- Investigate whether I have enough short stories to publish another collection.
- Revisit the categories/keywords on my existing KDP publications.
- Update Kindle Direct Publishing for Absolute Beginners.
Watch this space to find out how I get on!
What’s everyone else working on? Are you a list-person or do you just go where the whim takes you?
Reading is a solitary pastime. We sit alone, in silence, our mind in another world and ‘do not disturb’ exuding from our concentrated expression. Reading is a hobby not easily shared with others.
Reading is becoming an increasingly sociable activity. Books connect people, both online, in the virtual world and in real, face-to-face society. Don’t miss out by reading in a bubble, try some of the following:
- Join a traditional book group. Most groups read one book a month and meet to discuss their opinions (depending on the group there may be coffee, wine or cake …) I’ve mentioned before that I run a book group at my local library and the library or bookshop is a good place to start if you’re looking for a group. Alternatively, start your own. A friend of mine formed a group with her neighbours and they take it in turns to host the meeting.
- Join a Shared Reading group. I’ve written before about these groups connected to The Reader charity. There is no ‘homework’ reading. It is all aloud during the (usually weekly) meeting.
- A couple of weeks ago I was a volunteer at Bookfest in my local library. It was a festival of children’s books with lots of author events and activities. I was one of three people on the front desk answering questions and directing people to events. It was fun to be with like-minded book lovers making an event happen that would be too expensive to stage without volunteers.
- Search out a Facebook group that discusses books. A few to get you going:
Imogen Clark’s Book Café – Imogen is a best-selling author
The Book Club – a large and busy group with occasional ‘real-life’ meet ups
Romantic Fiction Book Club – run by the Romantic Novelists’ Association
If you can recommend any others, please add them in the comments at the bottom of this post.
- Review your favourite books online. This could be on Amazon, Good Reads or NetGalley (where you can request advance e-book copies of new novels to review). Or start your own book blog and get social in the virtual world, interacting with readers and writers.
- Start a book exchange at work, church or wherever groups of people meet. See if you can encourage non-readers to try a novel. What greater gift can you give someone than the love of books?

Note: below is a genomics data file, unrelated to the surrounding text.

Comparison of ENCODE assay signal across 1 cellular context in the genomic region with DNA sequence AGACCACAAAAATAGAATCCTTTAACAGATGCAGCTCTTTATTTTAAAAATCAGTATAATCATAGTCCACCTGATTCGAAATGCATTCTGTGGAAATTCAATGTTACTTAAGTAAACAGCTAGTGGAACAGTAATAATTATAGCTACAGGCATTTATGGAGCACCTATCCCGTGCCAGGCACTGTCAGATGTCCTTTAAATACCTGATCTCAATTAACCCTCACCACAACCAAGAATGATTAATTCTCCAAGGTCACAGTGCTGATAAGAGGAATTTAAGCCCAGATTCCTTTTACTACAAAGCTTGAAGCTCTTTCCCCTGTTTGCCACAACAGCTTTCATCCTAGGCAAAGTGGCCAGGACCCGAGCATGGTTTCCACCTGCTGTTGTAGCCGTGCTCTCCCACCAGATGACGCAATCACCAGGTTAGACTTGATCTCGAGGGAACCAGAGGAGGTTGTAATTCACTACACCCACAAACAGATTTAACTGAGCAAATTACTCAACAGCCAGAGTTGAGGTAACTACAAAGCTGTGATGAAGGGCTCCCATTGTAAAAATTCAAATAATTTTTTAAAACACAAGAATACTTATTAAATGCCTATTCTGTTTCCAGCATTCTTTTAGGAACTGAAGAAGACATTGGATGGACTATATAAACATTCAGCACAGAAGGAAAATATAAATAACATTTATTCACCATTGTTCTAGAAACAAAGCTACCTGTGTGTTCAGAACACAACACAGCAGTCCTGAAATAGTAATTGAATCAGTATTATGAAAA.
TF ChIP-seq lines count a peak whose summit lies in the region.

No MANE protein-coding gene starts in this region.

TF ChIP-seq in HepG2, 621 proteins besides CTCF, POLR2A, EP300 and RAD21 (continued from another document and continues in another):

Reading and the love of books can be as solitary or as social as you choose. Whichever way you do it – happy reading!
I’ve run a book group for several years and hearing several different opinions of the same book is always a fascinating experience. A book’s themes often lead to interesting conversations and we usually have a laugh too.
However, recently I’ve discovered an alternative type of group; Shared Reading.
Shared Reading is championed and supported by the charitable organisation The Reader. The charity “builds warm and lively communities by bringing people together and books to life”.
The groups are free to join and open to all. However many of the groups are located in places to help those living with conditions such as dementia, complex mental health issues and chronic pain, as well as those recovering from addiction or feeling lonely.
The groups meet on a weekly basis and all the reading is done out loud during the session, with both the group leader and the participants doing the reading. At appropriate points in the poem, short story or prose extract there will be a pause and the leader will start a conversation about the text. Group members might talk about the impact the words have on them, their interpretation of the text or simply whether they are enjoying it or not. No one is forced to contribute or to read aloud but it’s hoped that the groups’ inclusive atmosphere gives everyone’s voice and opinion a chance to be heard and appreciated.
This week I had the chance to shadow the leader of two Shared Reading groups in north Birmingham; one in a care home for the elderly and another in a community centre. I had a thoroughly enjoyable time.
The older people looked at two poems: New Every Morning by Susan Coolidge and Moon Compasses by Robert Frost. It was a lovely to hear the positive message they took from the first poem about each new day offering a new beginning. The second poem took more concentration but the description of love at the end pleased them all.
The community centre group were looking at the chapter, ‘Mother’, in Cider with Rosie by Laurie Lee. They had looked at the first half of the chapter the previous week but I was soon brought up to speed. We talked about the chaotic home over which Laurie’s mum presided and her constant hope that one day the husband who’d walked on her would return. The session finished with the poem My Heart Leaps Up by William Wordsworth and us agreeing that even though we are no longer children, it’s still lovely to see things in nature that bring us joy.
These groups are a million miles away from a school English Literature lesson. They are all about personal interpretations of the texts and how they make us feel.
All the Shared Reading group leaders are volunteers and have been specially trained for the task. I’m contemplating putting myself forward.